From the bean of Green Bean.
I don't live in the Appalachian Mountains. In fact, I've never been there. I've never walked Appalachia's ancient forests or sat in the valley below, wondering at the ability of forests, such as these, to pull and store carbon dioxide from the atmosphere. I've never listened to the chirp of its threatened song birds that dwell in the eighty different species of trees that crawl along its mountainsides. And I've never tiptoed across its bubbling streams of the "rain forest" of North America. I've also never seen, first hand, the destruction of the most diverse ecosystem on the continent . . . for cheap coal. A year ago, though, I read Lost Mountain, a stomach churning book that chronicles mountain top removal from the beautiful forest to the desolation that remains. (Read my review here and then pick up a copy of the book.)
But still I live in California. Very little of my energy comes from the dirty hands of coal. My mountains are intact. It is easy to forget. To push mountaintop removal from my mind. To think of it as someone else's battle.
Mountaintop removal, though, is more than that. According to Grist, it is shaping up to be ground zero for Climate Change and renewable energy movements. A study recently found that one mountain, Coal River Mountain, could be the site for windmills generating up to 328 megawatts of clean wind energy. That could power 70,000 West Virginia homes, provide permanent jobs and nearly two million in taxes. Residents rallied around the idea of a profitable, long term wind farm. Green jobs vs. the coal industry. And yet, that mountain is now slated for destruction.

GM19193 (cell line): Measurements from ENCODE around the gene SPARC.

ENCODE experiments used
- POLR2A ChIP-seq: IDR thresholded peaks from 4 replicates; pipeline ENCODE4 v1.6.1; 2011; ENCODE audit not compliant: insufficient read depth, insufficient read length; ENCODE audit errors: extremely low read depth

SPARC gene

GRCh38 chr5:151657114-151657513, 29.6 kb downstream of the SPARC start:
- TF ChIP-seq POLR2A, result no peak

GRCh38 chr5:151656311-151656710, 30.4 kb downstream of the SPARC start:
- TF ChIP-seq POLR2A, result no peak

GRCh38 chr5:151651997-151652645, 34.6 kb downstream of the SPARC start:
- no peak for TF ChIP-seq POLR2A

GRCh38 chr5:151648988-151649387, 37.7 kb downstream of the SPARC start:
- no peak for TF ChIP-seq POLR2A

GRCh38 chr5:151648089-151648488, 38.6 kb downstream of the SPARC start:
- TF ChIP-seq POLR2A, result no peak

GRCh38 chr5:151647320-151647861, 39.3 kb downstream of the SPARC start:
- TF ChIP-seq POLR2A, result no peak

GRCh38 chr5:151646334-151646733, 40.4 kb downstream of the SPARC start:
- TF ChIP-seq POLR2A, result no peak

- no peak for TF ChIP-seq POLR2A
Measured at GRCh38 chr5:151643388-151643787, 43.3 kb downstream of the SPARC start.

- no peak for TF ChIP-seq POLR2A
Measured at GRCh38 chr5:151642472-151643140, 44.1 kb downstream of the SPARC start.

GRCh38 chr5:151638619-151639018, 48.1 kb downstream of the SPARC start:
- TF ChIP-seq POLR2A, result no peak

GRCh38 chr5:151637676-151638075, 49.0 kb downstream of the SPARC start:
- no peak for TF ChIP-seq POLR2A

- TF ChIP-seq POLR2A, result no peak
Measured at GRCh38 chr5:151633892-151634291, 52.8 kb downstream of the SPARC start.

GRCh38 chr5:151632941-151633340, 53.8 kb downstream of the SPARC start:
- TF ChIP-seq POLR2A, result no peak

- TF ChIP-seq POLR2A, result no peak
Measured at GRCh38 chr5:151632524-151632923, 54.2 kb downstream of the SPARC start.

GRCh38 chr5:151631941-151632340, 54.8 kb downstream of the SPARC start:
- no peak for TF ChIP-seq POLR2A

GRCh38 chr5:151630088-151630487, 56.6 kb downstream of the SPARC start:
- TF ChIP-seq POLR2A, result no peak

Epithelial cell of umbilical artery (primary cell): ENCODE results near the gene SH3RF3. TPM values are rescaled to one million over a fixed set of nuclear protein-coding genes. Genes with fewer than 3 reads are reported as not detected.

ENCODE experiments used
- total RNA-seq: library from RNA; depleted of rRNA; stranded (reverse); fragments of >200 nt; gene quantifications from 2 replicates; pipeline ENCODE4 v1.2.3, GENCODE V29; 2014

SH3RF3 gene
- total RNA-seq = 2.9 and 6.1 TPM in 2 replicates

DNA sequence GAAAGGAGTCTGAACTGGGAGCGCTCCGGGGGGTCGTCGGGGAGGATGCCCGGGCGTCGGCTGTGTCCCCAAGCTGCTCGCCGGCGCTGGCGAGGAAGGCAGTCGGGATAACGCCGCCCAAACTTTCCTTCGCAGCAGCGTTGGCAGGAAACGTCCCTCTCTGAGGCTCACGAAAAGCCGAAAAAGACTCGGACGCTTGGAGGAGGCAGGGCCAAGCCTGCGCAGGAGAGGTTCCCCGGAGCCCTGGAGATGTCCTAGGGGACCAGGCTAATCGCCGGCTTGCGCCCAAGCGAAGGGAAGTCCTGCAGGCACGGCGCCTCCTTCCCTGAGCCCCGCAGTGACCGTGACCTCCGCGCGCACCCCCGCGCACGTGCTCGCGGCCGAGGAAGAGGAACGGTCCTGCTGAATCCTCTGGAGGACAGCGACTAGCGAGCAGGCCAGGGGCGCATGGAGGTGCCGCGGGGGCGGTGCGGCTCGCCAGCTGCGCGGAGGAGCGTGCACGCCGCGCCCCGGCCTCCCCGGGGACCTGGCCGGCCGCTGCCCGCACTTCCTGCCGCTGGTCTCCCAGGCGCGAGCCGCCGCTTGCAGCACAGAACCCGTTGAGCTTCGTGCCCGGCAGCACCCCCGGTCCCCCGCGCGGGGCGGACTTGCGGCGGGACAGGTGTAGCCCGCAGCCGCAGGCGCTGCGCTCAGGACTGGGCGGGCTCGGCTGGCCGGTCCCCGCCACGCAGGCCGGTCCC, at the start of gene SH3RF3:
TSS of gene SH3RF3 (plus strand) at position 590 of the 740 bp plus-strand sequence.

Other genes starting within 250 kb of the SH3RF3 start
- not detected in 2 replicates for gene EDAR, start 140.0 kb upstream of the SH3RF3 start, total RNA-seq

Courtesy of Appalachian Voices
On October 24th, people across the planet demanded Climate Action. If we, as a country and as a planet, want to shift from the dead end of fossil fuels to the hope of renewables, now is the time to take a stand. Sign the petition, call the President or email him, email the EPA, write Congress, tell your friends, talk about it on Facebook, tweet about it, blog about it. Just don't forget about it.
Because saving Coal River Mountain, ending mountaintop removal is so much more than just someone else's problem. It's all of our problem.
* When I called the White House, the operator knew immediately what Coal River Mountain was - which I take to be a good sign.